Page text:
Monday, 22 November 2010

Marks Tey, Essex

St Andrew shouldn't work but does - its practically on the A120, its been heavily, or should that be overly, restored at several points, there's a drum kit in the sanctuary (which I think you'll agree is telling) and almost everything of interest has, over the years, pretty much been stripped out and yet it's somehow lovely. Even the guide starts "Unlike many Essex villages there is nothing striking in the appearance of the village of Marks Tey" - hardly a ringing endorsement and yet.

Standing some distance from the main road, its weather worn structure is a pleasant sight among the trees. Its general appearance is strikingly uncommon because of the strange construction of the tower which suffered during one of the most remarkable periods in English history. Originally the tower was built of red brick but owing to being in the line of fire when General Fairfax and his troops marched along the Coggeshall road through Marks Tey to raise the siege of Colchester in 1648, the upper portion was demolished by cannon balls. It was afterwards replaced with wood and crowned by a shingled spire. The tower is a reminder of the grim days when Royalists and Parliamentarians fought for supremacy.

The 15th century font is the glory of the church and is of striking interest because wood instead of stone has been used for its construction. It is unique in Essex and there are only two others (in England), one at Chobham and one in North Wales. Its octagonal shape and its decoration are typical of the style of the 14th century. The panelled sides of the font are divided by buttresses each panel originally enclosing a carved figure on a throne and an evangelistic symbol alternately. Unfortunately this part of the font has been cut away and debased, probably the Cromwellian vandals. The cover; of octagonal pyramid form, is of a later date, probably early 17th century (I saw no sign of the cover). The cover and its lock or locks were especially important to prevent persons practising Black Magic from stealing the Holy Water for their evil rites.

As I said St Andrew shouldn't, but does, do it for me.

ST ANDREW. Base of a brick W tower with diagonal buttresses and stair turret. Continued with vertical weatherboarding. Even the battlements are of vertical boards. Nave and chancel. In the S side one small Norman window, in the S and N sides plain Norman doorways. These and the window have surrounds of Roman bricks. Chancel C14. S Porch C15 of timber, plain. - FONT. C15, octagonal. The remarkable thing is that it is of oak. Stem with tracery panels with roses in the centres, bowl with tracery panels formerly with seated figures. - PLATE. Elizabethan Cup and Paten of 1567.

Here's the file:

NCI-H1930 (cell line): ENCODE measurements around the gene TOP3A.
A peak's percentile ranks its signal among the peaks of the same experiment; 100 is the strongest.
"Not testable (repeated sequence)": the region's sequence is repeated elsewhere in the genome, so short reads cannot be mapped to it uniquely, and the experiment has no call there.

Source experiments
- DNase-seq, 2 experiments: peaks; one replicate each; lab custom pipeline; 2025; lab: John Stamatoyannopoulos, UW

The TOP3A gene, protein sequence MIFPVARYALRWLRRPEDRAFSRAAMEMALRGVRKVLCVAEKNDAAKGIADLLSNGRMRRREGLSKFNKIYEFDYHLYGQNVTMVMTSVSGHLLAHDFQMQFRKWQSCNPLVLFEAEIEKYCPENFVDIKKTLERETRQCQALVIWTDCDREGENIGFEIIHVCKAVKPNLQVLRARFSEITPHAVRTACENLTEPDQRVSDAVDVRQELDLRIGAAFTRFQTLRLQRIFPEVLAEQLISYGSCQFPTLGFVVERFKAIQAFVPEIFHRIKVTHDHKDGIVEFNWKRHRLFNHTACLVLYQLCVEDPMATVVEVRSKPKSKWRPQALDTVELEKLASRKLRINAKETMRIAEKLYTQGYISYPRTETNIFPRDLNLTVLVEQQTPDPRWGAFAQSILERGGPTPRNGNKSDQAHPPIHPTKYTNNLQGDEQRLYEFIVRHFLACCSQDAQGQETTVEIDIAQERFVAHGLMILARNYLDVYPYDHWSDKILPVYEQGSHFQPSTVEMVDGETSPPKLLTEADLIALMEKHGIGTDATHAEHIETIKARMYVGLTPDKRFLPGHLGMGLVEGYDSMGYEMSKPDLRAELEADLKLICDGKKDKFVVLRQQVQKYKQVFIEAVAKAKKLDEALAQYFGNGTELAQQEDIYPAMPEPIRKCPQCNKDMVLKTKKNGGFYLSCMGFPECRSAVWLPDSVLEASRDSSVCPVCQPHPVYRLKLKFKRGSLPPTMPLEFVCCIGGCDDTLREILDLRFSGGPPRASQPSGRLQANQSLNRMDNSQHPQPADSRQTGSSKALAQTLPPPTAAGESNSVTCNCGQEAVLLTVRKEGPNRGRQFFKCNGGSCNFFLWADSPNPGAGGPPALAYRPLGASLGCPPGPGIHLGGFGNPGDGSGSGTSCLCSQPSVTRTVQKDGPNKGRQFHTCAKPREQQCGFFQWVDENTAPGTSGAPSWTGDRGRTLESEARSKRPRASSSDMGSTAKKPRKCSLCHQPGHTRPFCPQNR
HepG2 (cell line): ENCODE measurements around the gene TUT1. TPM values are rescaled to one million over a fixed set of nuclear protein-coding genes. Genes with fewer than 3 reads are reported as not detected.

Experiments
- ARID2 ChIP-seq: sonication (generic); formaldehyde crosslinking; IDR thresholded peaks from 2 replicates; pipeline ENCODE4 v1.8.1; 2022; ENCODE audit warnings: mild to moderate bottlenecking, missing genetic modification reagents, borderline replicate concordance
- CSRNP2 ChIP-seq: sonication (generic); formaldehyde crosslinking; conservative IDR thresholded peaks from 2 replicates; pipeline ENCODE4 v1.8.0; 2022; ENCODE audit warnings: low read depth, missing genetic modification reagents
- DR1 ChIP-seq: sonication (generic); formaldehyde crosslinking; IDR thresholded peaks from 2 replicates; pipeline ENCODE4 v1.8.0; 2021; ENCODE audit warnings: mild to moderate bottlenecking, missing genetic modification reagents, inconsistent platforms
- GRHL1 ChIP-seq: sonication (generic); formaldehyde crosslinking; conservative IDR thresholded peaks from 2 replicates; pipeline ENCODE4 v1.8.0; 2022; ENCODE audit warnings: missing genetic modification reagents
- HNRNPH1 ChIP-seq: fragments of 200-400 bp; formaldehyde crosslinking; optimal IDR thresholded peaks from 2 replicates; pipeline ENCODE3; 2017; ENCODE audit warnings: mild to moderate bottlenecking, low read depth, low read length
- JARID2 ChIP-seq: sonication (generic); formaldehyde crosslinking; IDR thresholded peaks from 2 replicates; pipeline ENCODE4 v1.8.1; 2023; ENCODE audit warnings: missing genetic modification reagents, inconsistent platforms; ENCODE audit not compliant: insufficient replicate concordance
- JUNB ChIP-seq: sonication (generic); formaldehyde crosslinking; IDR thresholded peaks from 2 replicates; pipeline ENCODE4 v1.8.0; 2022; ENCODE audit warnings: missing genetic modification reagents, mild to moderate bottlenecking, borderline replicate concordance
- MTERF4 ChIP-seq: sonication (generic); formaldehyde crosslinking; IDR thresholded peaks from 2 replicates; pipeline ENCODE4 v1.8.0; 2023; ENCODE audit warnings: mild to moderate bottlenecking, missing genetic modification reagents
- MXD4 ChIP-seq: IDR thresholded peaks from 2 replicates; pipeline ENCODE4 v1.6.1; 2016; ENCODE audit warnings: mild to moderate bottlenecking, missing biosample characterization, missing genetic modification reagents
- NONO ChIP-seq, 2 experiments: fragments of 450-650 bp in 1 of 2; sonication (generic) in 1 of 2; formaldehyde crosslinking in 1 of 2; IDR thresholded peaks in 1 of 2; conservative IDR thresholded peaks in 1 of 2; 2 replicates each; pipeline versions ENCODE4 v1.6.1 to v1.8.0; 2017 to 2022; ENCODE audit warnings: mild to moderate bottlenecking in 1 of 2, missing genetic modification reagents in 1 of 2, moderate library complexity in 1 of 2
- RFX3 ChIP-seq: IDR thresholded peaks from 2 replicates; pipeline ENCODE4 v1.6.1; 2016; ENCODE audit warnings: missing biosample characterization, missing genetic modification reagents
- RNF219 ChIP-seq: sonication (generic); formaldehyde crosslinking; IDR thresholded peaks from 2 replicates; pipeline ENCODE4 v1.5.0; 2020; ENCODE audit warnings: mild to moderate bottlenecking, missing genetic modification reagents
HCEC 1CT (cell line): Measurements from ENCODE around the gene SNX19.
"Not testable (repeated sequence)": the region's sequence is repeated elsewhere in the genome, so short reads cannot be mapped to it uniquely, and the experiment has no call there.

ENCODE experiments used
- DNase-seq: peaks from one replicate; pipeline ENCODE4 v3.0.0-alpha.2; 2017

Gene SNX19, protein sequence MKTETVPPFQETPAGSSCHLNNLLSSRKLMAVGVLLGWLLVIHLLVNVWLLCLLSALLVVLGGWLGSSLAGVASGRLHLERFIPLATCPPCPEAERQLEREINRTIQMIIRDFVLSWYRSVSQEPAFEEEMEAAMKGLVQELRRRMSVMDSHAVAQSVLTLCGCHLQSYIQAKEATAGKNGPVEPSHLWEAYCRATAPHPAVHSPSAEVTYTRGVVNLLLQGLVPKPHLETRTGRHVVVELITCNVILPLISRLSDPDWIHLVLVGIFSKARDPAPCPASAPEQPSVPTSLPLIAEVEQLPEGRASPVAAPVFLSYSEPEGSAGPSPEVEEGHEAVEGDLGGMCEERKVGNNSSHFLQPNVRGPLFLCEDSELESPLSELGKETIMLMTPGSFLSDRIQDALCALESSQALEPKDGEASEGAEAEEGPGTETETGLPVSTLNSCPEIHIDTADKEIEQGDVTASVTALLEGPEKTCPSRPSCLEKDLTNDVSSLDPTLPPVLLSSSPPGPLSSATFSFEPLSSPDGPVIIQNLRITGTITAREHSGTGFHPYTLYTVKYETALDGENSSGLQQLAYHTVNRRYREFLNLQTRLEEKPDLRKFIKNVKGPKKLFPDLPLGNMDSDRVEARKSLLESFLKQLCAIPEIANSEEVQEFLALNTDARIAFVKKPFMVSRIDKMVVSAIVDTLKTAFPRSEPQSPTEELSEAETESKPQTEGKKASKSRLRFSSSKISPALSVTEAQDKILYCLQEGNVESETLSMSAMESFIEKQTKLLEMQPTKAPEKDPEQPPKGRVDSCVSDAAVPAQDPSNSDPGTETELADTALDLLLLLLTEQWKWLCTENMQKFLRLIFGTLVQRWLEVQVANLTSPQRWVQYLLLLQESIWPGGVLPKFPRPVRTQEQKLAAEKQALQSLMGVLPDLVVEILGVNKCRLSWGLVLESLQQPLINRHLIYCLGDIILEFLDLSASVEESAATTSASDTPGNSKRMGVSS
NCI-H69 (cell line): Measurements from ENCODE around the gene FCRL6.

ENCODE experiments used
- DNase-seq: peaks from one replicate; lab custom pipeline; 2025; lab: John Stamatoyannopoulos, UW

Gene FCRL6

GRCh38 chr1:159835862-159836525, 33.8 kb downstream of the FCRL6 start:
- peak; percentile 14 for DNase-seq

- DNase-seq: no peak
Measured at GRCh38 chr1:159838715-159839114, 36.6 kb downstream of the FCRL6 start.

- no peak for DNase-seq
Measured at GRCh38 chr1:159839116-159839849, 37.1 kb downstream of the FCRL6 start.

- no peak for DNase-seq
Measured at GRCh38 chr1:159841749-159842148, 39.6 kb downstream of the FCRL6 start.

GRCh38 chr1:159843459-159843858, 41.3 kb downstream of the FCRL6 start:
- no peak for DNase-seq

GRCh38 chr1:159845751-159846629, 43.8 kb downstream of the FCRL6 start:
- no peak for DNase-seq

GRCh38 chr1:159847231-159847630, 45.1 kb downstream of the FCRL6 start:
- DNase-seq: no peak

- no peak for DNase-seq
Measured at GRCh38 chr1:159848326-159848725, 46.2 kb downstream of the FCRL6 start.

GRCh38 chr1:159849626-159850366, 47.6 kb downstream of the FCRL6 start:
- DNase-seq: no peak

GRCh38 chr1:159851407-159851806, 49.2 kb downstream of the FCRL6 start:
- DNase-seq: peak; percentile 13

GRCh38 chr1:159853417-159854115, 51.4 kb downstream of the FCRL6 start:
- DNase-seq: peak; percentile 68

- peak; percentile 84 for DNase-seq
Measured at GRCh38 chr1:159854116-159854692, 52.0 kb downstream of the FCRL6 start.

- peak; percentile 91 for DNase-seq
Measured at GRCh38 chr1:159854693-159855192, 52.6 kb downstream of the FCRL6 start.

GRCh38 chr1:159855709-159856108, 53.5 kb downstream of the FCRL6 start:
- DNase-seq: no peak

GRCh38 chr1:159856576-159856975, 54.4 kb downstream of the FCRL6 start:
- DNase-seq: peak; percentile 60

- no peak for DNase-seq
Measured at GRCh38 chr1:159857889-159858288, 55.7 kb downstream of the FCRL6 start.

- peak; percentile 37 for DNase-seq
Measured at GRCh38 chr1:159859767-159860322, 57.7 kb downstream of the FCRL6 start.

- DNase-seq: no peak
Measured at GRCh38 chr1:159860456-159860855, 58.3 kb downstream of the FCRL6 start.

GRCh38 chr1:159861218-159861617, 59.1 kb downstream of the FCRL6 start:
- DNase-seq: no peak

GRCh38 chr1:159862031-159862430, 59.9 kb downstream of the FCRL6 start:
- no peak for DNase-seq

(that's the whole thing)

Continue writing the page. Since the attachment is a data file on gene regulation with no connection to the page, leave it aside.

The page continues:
St Andrew (2)



MARKS TEY. It stands on the Roman road near Colchester, ancient enough for its name to have come from the Norman family of De Mark. Its great treasure is in the church, where there is a very unusual 15th century font made not of stone but of wood, something we have come upon only a few times in all England. The font has eight panelled sides divided by little buttresses, the panels showing throned figures and the symbols of the evangelists. Roses are carved on the bowl and the traceried stem. The cover is pyramid shaped and comes from the 17th century. The tower was rebuilt by the Tudors, and has an oak door as old as itself; the brickwork is said to have been damaged during the siege of Colchester in the Civil War, when it was repaired with timber-work now green with age. There are two doorways and a window shaped by the Normans in Roman bricks, a chancel rebuilt with its arch in the 14th century, and a fine Tudor porch. From the 17th century come a carved chest and two old panels in a modern chair; and there is a tablet to Peter Wright, who was rector for 57 years of last century. Against the wall is a striking peace memorial with brass figures of an archangel and a soldier in khaki.

Flickr set.

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